Olive Varieties

New Phenolic Compounds Found in EVOO

New phenolic compounds belonging to the oleuropein and ligstroside aglycon family have been discovered in oils from the Koroneiki and Mission olive varieties.

May. 11, 2016
By Jedha Dening

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The Mediterranean diet is the world’s most stud­ied dietary pat­tern and has been shown to pro­vide valu­able health ben­e­fits and reduce the risk of numer­ous dis­eases.

Extra virgin olive oil (EVOO) is the major source of lipids in the Med Diet and is con­sumed on a daily basis. EVOO con­tains pow­er­ful phe­no­lic com­pounds that exert many of these known health ben­e­fits, namely hydrox­y­ty­rosol, tyrosol and their deriv­a­tives.

Understanding the chem­i­cal iden­tity of the var­i­ous phe­no­lic com­pounds is crit­i­cally impor­tant for fur­ther­ing research and for per­mit­ting spe­cific health claims in rela­tion to spe­cific phe­no­lic com­pounds. However, it has been noted that some lit­er­a­ture does not accu­rately define terms and can often be mis­lead­ing, in some cases caus­ing prob­lems in trans­lat­ing results and out­comes. Without a doubt, there are tech­ni­cal dif­fi­cul­ties; how­ever, there is no offi­cially defined method for the mea­sure­ment of phe­no­lic com­pounds, par­tic­u­larly in rela­tion to making health claims, some­thing that the European Union Legislation (EU 432/2012) has recently per­mit­ted.

According to research pub­lished in OLIVAE, key com­pounds in hydrox­y­ty­rosol and tyrosol “are found in olive oil mainly in the ester­i­fied forms of olea­cein (3,4‑DHPEA – EDA) and oleo­can­thal (p‑DHPEA – EDA) as well as oleu­ropein agly­con (3,4‑DHPEA-EA) and ligstro­side agly­con (p‑HPEA-EA), which all have sig­nif­i­cant bio­log­i­cal activ­i­ties.” However, the researchers also sug­gest that in par­tic­u­lar, “oleu­ropein agly­con and ligstro­side agly­con are terms that are not accu­rately defined and are often used in a mis­lead­ing way.” Most notably the con­fu­sion comes from report­ing the var­i­ous com­pli­cated and descrip­tive names, “hydrox­y­lated form, monoalde­hy­dic form, dialde­hy­dic form, hydrated form, open ring, closed ring, car­boxy­lated, decar­boxy­lated” and so forth.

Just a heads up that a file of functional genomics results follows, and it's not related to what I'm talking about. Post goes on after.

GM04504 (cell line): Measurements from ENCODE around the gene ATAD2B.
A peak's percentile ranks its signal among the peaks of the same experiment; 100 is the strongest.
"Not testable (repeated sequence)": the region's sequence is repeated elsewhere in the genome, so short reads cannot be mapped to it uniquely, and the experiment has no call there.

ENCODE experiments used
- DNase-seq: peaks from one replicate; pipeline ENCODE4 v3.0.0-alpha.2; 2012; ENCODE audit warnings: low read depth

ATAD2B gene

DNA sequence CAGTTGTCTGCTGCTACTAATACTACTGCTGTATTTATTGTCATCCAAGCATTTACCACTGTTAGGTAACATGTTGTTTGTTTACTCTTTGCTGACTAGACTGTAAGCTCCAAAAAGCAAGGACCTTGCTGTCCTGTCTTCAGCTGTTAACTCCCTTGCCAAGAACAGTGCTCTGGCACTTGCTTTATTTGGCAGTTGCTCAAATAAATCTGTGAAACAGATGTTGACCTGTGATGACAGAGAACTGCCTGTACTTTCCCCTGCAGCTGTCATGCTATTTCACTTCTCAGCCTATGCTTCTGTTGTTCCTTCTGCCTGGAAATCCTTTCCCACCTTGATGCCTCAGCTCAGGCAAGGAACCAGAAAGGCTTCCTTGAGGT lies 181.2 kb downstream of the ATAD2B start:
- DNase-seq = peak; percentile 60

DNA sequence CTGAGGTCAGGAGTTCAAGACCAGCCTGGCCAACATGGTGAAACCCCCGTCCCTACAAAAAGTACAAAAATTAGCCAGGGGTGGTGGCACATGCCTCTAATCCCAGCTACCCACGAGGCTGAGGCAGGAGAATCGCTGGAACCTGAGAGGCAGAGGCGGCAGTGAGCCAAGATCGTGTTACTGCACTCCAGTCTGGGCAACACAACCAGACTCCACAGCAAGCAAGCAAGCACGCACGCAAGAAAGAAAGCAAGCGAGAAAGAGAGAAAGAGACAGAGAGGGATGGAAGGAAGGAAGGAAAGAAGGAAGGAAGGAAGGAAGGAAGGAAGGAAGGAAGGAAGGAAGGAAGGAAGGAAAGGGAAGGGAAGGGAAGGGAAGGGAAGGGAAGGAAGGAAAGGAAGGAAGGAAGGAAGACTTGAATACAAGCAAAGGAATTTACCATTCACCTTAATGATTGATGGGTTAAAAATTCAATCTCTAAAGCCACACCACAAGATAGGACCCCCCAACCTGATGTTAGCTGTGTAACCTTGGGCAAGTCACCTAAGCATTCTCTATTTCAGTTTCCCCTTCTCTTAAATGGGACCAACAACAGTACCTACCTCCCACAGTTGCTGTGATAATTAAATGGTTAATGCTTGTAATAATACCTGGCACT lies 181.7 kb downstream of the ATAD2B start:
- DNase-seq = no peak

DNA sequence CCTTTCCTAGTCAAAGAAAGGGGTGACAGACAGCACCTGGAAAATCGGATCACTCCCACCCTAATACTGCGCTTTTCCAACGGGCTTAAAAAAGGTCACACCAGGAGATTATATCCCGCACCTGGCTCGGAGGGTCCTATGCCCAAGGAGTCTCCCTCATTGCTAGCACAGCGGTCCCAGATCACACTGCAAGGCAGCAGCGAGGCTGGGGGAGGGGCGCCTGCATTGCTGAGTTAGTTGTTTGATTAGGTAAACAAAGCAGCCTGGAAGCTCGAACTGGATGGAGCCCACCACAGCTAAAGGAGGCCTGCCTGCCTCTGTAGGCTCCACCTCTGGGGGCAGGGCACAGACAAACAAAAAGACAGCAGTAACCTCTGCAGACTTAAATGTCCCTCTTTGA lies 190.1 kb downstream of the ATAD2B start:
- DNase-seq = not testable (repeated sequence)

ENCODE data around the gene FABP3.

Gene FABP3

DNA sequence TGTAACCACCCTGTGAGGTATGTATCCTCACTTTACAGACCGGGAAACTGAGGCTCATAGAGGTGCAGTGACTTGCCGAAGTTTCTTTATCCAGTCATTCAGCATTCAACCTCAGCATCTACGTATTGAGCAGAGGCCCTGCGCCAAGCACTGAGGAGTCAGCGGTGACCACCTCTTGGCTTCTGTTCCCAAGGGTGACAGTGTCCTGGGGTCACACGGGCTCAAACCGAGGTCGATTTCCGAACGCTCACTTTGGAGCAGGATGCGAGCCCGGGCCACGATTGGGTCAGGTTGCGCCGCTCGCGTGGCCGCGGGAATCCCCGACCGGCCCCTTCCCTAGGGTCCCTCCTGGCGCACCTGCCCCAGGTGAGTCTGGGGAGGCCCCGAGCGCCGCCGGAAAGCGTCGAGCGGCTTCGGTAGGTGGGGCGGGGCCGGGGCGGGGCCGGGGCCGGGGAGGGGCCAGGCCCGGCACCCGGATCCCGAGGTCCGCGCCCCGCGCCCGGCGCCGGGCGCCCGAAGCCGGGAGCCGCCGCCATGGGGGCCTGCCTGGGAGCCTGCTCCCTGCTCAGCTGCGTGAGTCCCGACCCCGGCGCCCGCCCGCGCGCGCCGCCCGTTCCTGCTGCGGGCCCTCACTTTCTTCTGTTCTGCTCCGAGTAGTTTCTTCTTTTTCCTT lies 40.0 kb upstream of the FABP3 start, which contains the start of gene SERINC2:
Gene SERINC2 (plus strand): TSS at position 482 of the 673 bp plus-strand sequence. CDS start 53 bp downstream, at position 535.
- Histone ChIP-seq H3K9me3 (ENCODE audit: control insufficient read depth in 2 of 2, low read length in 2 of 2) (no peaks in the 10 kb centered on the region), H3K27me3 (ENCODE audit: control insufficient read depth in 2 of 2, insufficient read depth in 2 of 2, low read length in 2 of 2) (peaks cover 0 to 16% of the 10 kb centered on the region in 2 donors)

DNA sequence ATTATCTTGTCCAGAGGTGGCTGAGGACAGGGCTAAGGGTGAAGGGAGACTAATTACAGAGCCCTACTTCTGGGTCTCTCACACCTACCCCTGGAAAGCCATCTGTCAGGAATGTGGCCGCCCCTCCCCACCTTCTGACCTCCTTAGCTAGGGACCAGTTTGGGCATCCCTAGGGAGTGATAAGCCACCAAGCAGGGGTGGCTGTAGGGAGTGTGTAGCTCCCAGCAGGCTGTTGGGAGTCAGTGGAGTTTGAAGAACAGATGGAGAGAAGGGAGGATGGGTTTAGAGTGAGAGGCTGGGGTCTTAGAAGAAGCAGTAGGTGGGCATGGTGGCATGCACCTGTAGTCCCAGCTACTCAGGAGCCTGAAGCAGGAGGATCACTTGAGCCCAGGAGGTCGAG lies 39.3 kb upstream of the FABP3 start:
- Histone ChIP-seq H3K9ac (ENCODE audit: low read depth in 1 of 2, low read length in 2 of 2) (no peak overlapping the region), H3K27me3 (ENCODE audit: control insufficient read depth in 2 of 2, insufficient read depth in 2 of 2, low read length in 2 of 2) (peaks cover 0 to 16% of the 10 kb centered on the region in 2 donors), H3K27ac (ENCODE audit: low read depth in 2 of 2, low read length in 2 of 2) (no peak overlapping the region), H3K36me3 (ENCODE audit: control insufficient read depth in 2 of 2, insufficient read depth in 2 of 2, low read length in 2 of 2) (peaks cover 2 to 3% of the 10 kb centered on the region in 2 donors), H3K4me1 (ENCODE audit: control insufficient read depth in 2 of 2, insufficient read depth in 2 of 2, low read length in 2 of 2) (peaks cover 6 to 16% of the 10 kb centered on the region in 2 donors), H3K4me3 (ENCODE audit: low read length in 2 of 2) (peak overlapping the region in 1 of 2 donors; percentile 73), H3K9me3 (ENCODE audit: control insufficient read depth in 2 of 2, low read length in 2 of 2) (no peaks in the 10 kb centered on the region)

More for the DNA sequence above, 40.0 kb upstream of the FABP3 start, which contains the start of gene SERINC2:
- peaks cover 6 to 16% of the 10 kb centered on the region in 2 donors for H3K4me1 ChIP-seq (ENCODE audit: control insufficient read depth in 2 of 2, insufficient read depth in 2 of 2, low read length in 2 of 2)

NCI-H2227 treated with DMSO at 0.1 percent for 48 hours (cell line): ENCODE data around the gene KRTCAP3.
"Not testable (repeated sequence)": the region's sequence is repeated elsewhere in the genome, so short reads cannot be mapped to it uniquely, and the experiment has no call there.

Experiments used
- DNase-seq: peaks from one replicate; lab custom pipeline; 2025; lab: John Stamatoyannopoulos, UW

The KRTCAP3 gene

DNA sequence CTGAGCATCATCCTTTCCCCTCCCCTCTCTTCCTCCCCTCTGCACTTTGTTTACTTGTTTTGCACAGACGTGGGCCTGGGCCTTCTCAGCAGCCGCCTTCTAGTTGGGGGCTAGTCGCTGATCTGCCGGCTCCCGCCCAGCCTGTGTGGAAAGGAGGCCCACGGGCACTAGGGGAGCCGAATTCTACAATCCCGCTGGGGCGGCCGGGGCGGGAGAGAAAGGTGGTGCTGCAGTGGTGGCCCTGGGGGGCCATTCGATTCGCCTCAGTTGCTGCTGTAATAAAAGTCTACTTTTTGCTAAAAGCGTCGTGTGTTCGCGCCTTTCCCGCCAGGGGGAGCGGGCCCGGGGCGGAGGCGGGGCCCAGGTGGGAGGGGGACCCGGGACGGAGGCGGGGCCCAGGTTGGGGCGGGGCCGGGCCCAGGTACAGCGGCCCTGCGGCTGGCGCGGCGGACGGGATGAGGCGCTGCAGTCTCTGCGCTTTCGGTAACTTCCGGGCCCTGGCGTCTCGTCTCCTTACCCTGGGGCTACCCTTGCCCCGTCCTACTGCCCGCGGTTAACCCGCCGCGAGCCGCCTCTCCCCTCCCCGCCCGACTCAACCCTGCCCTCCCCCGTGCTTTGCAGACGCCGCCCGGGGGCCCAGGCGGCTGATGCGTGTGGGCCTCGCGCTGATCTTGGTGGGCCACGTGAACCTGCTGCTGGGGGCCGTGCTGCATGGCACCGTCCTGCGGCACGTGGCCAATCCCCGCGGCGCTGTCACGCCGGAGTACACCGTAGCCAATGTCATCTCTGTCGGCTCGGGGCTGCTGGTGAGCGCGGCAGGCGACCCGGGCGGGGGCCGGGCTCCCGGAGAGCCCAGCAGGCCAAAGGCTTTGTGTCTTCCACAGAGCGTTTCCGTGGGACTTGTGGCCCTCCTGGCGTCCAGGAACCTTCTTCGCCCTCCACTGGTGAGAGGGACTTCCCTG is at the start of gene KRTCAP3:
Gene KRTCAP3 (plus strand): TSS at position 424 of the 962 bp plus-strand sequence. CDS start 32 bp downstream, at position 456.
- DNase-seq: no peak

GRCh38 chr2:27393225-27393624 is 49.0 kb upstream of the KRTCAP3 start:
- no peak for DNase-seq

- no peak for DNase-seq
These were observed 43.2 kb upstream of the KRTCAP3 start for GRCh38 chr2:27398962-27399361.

During their research, Panagiotis Diamantakos1, Angeliki Velkou, Brian Killday, Thanasis Gimisis, Eleni Melliou1, and Prokopios Magiatis dis­cov­ered for the first time ever, new olive oil (OO) ingre­di­ents belong­ing to the oleu­ropein and ligstro­side agly­con family. The researchers sug­gest naming the new com­pounds oleoko­ronal, oleomis­sional and ligstro­dial “to min­i­mize the con­fu­sion aris­ing from the use of com­pli­cated or abbre­vi­ated names.”

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To dis­cover the com­pounds, the researchers con­ducted screen­ing of 2,000 vari­eties of OO using NMR analy­sis. To ensure the results were not an arti­fact of the extrac­tion and dilu­tion process, and to prove that they were real ingre­di­ents, the researchers used a EVOO sample with­out any sol­vent and put it through an exci­ta­tion pulse exper­i­ment before com­par­ing it to a diluted form of the same EVOO. The exper­i­ment revealed “the enol form 14 of ligstro­side agly­con” for both EVOO sam­ples, indi­cat­ing that the ingre­di­ents were real.

According to the research, Koroneiki and Mission vari­eties were the first observ­able EVOO vari­eties dis­cov­ered to con­tain oleoko­ronal and oleomis­sional. The authors stated that “in most of the oils stud­ied the con­cen­tra­tion of oleoko­ronal and oleomis­sional and of the related dialde­hy­des was lower than that of oleo­can­thal and olea­cein and in many cases they were totally absent.”

At this stage, it appears that these newly noted phe­no­lics are only present in cer­tain vari­eties, or may be depen­dent on the pro­duc­tion para­me­ters of oils.

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